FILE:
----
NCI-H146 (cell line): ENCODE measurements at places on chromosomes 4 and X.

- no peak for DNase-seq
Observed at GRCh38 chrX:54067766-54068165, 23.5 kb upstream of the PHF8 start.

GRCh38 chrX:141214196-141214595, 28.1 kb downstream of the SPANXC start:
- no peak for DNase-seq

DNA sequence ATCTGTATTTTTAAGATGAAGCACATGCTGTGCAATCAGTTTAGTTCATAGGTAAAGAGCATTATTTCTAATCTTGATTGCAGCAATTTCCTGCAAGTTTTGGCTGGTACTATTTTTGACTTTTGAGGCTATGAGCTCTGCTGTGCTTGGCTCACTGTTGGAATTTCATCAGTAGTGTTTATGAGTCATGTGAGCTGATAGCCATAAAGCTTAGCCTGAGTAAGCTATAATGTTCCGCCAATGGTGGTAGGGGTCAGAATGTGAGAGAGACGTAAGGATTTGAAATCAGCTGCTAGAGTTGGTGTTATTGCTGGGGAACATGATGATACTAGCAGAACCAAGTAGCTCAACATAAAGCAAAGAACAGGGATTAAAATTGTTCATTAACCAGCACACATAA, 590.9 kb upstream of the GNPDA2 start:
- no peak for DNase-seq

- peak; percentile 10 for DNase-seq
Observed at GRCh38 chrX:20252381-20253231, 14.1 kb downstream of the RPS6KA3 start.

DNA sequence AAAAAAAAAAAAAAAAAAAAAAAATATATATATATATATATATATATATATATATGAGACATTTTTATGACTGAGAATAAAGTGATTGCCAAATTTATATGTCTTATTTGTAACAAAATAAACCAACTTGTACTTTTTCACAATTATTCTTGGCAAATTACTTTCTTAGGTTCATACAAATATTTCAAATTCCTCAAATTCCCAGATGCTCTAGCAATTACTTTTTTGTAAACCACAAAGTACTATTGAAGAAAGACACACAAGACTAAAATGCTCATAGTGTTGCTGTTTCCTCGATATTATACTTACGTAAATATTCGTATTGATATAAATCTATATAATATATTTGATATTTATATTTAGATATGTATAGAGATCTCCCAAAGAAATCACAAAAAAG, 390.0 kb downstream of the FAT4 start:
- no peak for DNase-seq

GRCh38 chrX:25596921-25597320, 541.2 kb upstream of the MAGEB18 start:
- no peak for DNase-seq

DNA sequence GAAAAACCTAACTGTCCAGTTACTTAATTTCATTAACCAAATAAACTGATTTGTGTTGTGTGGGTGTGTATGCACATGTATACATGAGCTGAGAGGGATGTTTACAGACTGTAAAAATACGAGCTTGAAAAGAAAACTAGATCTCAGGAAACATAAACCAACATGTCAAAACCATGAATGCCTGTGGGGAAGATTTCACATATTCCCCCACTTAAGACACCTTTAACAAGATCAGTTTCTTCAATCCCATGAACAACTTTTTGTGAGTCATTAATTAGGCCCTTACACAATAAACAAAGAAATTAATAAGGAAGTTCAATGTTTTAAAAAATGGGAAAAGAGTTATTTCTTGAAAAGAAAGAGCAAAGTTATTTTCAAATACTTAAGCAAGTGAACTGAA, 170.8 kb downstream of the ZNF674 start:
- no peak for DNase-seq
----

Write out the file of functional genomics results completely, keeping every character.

NCI-H146 (cell line): ENCODE measurements at places on chromosomes 4 and X.

- no peak for DNase-seq
Observed at GRCh38 chrX:54067766-54068165, 23.5 kb upstream of the PHF8 start.

GRCh38 chrX:141214196-141214595, 28.1 kb downstream of the SPANXC start:
- no peak for DNase-seq

DNA sequence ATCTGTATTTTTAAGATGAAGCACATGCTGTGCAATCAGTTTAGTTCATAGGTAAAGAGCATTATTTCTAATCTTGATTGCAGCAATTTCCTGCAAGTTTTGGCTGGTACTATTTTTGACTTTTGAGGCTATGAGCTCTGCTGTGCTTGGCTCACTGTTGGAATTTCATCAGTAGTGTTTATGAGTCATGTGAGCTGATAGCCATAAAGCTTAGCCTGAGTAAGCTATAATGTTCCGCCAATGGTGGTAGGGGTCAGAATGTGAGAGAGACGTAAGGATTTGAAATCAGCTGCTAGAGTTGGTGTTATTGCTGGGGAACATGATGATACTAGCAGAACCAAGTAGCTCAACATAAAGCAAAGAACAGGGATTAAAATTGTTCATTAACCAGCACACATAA, 590.9 kb upstream of the GNPDA2 start:
- no peak for DNase-seq

- peak; percentile 10 for DNase-seq
Observed at GRCh38 chrX:20252381-20253231, 14.1 kb downstream of the RPS6KA3 start.

DNA sequence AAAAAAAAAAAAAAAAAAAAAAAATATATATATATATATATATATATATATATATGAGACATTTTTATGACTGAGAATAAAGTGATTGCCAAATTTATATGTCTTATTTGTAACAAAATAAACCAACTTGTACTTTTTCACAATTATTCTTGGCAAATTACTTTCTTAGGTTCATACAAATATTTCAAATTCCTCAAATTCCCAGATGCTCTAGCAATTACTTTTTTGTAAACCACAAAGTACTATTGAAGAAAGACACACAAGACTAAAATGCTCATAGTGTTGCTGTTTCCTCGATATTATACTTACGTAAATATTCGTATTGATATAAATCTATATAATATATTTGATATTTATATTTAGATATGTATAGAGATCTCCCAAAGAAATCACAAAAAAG, 390.0 kb downstream of the FAT4 start:
- no peak for DNase-seq

GRCh38 chrX:25596921-25597320, 541.2 kb upstream of the MAGEB18 start:
- no peak for DNase-seq

DNA sequence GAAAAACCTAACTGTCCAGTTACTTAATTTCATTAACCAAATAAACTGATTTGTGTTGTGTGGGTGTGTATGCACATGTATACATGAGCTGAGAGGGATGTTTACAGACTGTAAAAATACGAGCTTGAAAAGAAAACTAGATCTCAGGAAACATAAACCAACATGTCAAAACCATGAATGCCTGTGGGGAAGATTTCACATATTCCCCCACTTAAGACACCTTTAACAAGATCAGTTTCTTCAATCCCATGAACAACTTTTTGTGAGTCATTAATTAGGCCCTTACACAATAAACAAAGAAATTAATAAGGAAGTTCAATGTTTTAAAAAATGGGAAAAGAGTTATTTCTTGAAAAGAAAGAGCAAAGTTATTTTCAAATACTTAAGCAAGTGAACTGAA, 170.8 kb downstream of the ZNF674 start:
- no peak for DNase-seq